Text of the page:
In a previous Legal Update, we discussed how COVID-19 would likely provide a basis for claiming excusable nonuse of a trademark. A related issue is whether a pandemic-related interruption in use of a trademark could delay the filing of Section 15 declaration to render a trademark registration incontestable.

Federal law provides that if a trademark registered on the Principal Register of the US Patent and Trademark Office (USPTO) has been used continuously for five consecutive years following registration, the trademark registration can become incontestable. 15 U.S.C. § 1065. This is accomplished by the owner filing a declaration of incontestability with the USPTO. See TMEP § 1605.

Hundreds of thousands of trademarks have achieved registration in the US within the past five years. All of these trademarks (assuming continuous use) have been marching toward possible incontestable status at the five-year point after registration. Do COVID-19-related interruptions risk breaking the five year continuity required for incontestability?

Trademark owners seek incontestability because, once obtained, a registration is no longer vulnerable to certain third-party claims regarding the validity of the mark. For example, an incontestable mark cannot be attacked as merely descriptive of the owner's goods or services. Thus, incontestable status can be a valuable tool for brand owners, both in deterring would-be infringers who learn of the mark's incontestability, and in actually pursuing claims against infringers in court.

To become incontestable, however, a trademark must have been in continuous use for five years following registration. Importantly, the law "contains no exceptions to the five-year continuous use requirement for incontestability." Brittingham v. Jenkins, 914 F.2d 447, 454 (4th Cir. 1990) (holding two-year gap in use of THRASHER'S mark in connection with sale of french fries due to closing of one store and opening of another sufficient to break chain of continuous use required for incontestability despite intervening business activities such as incorporating a new business entity featuring the mark and running advertisements featuring the mark); Elvis Presley Enterprises, Inc. v. Capece, 141 F.3d 188, 205 n.9 (5th Cir. 1998) (finding nonuse of mark for nightclubs during one-year period while no nightclub was open capable of breaking the period of continuous use required for incontestability, despite intervening business activities such as moving club to new location, completing building renovations, and soliciting new investors). This means that nonuse, or interruption of use, of a trademark due to COVID-19 (or any other reason) could prevent a trademark registrant from filing the necessary declaration to render the registration incontestable. This would only be temporary—once use has resumed and there have been five new years of continuous use, the trademark will again have the opportunity to become incontestable. But the five-year clock would in theory start over.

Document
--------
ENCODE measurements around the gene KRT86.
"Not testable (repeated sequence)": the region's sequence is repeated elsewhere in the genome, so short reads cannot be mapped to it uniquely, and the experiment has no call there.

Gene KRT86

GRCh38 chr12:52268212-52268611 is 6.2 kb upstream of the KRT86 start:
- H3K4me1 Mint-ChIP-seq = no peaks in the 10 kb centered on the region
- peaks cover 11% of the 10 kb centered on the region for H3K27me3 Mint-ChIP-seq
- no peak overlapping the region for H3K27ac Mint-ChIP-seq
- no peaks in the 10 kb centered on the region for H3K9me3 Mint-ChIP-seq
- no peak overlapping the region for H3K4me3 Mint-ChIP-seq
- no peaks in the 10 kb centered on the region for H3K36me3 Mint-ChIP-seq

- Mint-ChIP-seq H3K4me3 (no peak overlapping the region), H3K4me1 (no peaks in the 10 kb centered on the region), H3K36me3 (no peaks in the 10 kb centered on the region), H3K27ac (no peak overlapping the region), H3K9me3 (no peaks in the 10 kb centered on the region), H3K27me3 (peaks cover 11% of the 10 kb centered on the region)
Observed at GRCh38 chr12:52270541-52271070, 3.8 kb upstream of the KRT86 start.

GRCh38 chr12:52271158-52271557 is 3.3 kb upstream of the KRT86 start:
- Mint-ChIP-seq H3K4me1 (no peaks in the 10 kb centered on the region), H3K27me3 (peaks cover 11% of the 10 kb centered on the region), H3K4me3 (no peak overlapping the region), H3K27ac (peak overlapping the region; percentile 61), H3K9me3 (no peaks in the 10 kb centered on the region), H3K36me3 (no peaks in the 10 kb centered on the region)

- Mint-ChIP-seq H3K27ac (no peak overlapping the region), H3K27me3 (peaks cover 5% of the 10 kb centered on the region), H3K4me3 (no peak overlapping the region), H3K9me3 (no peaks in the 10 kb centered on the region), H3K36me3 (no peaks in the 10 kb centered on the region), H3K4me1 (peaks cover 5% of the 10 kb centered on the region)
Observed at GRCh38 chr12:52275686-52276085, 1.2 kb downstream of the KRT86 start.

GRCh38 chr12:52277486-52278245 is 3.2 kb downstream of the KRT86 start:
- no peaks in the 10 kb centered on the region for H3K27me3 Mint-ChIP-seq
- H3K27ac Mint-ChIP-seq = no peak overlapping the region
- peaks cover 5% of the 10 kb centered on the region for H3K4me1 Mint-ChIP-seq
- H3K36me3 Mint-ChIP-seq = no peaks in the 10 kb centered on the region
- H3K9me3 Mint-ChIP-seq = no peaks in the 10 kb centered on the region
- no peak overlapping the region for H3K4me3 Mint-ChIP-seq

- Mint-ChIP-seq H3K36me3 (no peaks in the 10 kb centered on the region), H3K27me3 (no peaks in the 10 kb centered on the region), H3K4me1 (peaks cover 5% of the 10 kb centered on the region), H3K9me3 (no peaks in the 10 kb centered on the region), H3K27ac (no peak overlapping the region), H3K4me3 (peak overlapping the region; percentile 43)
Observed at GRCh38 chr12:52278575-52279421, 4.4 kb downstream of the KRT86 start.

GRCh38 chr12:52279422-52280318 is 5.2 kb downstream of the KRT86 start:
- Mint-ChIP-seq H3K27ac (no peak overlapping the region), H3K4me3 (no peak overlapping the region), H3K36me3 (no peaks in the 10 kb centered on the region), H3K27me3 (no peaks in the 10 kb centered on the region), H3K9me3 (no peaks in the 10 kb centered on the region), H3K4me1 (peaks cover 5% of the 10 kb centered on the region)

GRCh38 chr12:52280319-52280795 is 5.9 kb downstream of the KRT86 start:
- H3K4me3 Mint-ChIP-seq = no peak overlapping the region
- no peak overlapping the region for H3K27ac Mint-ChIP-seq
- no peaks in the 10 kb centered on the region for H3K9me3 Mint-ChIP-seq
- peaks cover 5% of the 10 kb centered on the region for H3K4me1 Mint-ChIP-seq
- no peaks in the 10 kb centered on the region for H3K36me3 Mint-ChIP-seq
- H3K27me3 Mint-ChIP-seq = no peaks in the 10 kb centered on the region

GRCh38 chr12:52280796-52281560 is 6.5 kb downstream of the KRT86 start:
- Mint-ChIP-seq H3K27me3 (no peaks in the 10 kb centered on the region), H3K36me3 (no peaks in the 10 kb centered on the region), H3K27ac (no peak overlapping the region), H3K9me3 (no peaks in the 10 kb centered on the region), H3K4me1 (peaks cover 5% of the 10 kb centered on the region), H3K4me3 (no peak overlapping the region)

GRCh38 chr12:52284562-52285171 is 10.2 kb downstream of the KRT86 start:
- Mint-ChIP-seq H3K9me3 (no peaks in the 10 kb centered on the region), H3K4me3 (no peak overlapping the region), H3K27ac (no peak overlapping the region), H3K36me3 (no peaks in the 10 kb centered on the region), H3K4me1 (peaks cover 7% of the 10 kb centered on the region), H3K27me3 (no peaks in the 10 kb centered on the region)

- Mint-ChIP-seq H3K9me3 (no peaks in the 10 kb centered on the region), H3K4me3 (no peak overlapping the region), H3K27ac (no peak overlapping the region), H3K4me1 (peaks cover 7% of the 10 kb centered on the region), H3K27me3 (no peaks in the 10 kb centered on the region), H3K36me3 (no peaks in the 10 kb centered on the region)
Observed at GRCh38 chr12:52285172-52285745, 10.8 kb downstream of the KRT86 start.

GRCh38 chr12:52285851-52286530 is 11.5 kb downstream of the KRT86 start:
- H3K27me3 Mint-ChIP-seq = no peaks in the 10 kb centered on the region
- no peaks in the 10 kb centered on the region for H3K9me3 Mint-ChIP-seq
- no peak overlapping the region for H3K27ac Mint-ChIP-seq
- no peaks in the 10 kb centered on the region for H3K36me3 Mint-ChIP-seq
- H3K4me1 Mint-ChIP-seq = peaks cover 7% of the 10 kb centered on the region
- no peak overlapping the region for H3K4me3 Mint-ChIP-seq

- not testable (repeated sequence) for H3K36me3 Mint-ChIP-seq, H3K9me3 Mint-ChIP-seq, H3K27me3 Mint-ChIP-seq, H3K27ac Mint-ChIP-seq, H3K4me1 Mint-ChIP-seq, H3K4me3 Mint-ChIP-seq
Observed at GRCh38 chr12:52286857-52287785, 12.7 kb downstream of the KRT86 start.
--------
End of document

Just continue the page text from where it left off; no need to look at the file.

By contrast, excusable nonuse of a trademark due to circumstances outside the trademark owner's control (likely including a pandemic) will allow the owner to maintain its trademark registration and guard against third-party claims of abandonment. The Brittingham court was careful to make this distinction, noting that "excusable or justifiable non-continuous use, discontinued use, or temporary abandonment does not destroy per se a registrant's right to use a mark or claim ownership of the mark." Brittingham, 914 F.2d at 454 n.14. Such excusable nonuse does not, however, provide a basis for the owner to claim that it has continuously used its trademark, and thereby obtain incontestable status for its trademark. Rather, incontestability requires that the trademark owner use the "mark continuously in connection with the sale of goods [or services] for the required five-year period following registration." Id. at 454.